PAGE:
At 11, Mattie introduced himself thus: “My name is Mattie Joseph Thaddeus Stepanek. I am almost 11 years old, and I home-school, doing a high school curriculum. I began writing poetry when I was about 3 years old, and now have a collection that contains thousands of poems, dozens of illustrations. I have even bound some of my books at home, and a bound anthology of my writing was presented to the Library of Congress during the Fall of 2000. I have also won many awards for my writing, including the Melinda A. Lawrence International Book Award in 1999 for  ‘most inspirational work.’ I have a rare form of muscular dystrophy called mitochondrial myopathy, and I also have something called dysautonomia. That means that ‘my automatic’ systems, like breathing, heart rate, body temperature, oxygenation, digestion, and things like that don’t always work well on their own. So, I use extra oxygen all the time, and when I am tired or sleeping I use a ventilator that breathes for me and save energy and move my medical equipment around. My two brothers and one sister died during childhood from the same thing I have, and my mother uses a wheelchair all the time because she has the adult form of this disability.” 

In 2001, Mattie was appointed the Maryland Goodwill Ambassador for the Muscular Dystrophy Association. A regular face at big events where he spread the message of peace and hope, his enthusiasm and positive outlook despite his fragile state was the challenge many distressed people needed to go on living. He featured regularly at fundraising events aimed at helping the efforts to find a cure for neuromuscular diseases, and offer support to affected children and their families, to go on “celebrating life” till a cure is found. Mattie told Washington Post in 2001 that he believed a cure would be found for this disease, maybe after his life time.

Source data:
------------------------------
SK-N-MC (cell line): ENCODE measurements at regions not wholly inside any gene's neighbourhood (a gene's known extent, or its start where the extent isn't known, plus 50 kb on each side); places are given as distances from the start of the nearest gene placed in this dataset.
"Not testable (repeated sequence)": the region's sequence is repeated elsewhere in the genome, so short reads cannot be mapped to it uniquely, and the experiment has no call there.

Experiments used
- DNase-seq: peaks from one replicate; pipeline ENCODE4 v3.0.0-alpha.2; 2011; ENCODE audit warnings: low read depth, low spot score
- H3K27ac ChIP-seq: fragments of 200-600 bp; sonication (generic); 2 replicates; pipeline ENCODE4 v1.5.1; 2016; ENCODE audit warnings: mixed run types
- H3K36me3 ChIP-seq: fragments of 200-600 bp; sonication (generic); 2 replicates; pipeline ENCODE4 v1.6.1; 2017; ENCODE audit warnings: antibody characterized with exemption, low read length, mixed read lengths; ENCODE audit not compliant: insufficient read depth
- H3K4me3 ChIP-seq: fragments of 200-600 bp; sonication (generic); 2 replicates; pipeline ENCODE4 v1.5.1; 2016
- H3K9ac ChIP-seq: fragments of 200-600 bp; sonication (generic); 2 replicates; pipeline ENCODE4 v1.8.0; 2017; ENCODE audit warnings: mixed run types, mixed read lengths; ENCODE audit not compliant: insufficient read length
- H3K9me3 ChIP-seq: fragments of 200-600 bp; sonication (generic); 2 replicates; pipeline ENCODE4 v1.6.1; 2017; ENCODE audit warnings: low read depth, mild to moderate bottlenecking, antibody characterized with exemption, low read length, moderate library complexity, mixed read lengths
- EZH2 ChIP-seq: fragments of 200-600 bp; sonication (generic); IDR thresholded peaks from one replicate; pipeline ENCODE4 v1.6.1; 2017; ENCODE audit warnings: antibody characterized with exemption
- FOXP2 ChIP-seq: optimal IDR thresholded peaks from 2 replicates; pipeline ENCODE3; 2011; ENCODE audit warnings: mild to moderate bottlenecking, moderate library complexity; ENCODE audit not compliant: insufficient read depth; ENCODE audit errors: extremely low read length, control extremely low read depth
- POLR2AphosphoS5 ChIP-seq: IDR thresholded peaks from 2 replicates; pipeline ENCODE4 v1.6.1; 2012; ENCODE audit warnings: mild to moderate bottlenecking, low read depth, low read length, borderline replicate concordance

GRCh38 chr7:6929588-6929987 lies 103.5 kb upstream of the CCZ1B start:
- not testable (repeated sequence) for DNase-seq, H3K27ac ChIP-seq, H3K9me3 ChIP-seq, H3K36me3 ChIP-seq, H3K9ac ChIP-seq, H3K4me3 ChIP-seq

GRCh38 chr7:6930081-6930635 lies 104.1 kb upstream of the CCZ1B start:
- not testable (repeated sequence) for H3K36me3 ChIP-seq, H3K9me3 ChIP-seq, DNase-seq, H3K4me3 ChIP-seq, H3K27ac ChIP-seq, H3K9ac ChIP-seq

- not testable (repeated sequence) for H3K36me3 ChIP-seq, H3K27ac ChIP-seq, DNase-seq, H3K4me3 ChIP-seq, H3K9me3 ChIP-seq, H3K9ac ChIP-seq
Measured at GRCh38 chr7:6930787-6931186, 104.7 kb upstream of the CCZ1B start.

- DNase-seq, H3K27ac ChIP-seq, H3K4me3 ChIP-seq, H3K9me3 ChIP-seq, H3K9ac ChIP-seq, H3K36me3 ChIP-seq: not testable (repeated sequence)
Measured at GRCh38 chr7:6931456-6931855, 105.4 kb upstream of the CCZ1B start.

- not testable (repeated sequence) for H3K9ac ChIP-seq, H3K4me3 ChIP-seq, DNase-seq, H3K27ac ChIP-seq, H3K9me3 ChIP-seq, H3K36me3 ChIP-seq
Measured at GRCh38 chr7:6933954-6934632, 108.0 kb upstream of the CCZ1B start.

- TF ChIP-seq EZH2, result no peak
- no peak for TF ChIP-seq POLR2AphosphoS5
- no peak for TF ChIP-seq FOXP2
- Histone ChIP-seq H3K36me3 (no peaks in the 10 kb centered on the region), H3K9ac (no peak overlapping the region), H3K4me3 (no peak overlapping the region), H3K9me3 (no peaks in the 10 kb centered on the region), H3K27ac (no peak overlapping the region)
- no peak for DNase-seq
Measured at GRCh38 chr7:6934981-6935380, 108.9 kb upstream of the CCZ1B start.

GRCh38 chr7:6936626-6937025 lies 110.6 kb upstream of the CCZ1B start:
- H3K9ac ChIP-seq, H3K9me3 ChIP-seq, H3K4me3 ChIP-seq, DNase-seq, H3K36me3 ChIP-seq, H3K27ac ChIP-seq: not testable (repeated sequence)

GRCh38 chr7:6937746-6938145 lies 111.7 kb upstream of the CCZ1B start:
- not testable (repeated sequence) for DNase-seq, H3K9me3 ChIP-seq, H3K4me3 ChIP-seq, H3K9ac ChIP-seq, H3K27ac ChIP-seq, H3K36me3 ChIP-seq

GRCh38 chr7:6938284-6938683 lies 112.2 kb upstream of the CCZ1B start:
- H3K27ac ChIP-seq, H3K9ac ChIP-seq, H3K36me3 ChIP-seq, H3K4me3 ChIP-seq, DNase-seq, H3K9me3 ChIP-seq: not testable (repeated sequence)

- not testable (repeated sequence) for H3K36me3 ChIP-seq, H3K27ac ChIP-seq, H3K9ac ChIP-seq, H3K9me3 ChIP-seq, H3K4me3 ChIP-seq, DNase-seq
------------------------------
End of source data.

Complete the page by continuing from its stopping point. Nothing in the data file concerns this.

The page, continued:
With these books, Heartsongs, Journey Through Heartsongs, Celebrate Through Heartsongs and Loving Through Heartsongs (released in 2003 by Hyperion Books), Mattie’s pride of place in American poetry was firmly established. Cheryl Barnes, who with her husband, Peter, and their company VSP Books collected Mattie’s poems which they issued in a paperback in a 2001 collection, told Washington Post that she “had a hard time believing a child could write with such wisdom…He’s bright beyond his years. He is a   truly remarkable child.” 

Former U.S. president, Jimmy Carter, became Mattie’s hero due to his global peace efforts and rigorous disease-eradication campaigns. In September 2001, while Mattie was confined to a hospital bed in the intensive care unit, staff members of the hospital arranged for him a 15 minute telephone chat with Carter where Mattie raised such issues as the problems in Bosnia and Africa. Surprisingly, he did not talk about his ill-health.

Highly affected by this brief encounter with such an exceptional child, Carter decided to write the foreword to Mattie’s next book, Journey Through Heartsongs. But Mattie and Carter were to meet face-to-face when Dianne Sawyer featured both of them on her live television show, “Good Morning, America.” 

Mattie’s speech during his October 19, 2001 appearance on OPRAH TV Show dwelt on his desire to be a peacemaker in the world and his love for life and poetry. Oprah Winfrey was so moved by the passionate concern of this ailing little boy for peace in a  world that had no answer  to his health problems that she had to exclaim, after reading her favourite lines from Mattie’s poetry: “I think that’s so important, especially now, when everybody is feeling a sense of fear and having been terrorized, to look at what you have in your life and have a sense of gratitude and see the miracles in your life. And you, even though you’re hooked up to all this equipment, and we had to plug you in during the commercial break, give you more oxygen, you still see miracles everyday in your life.”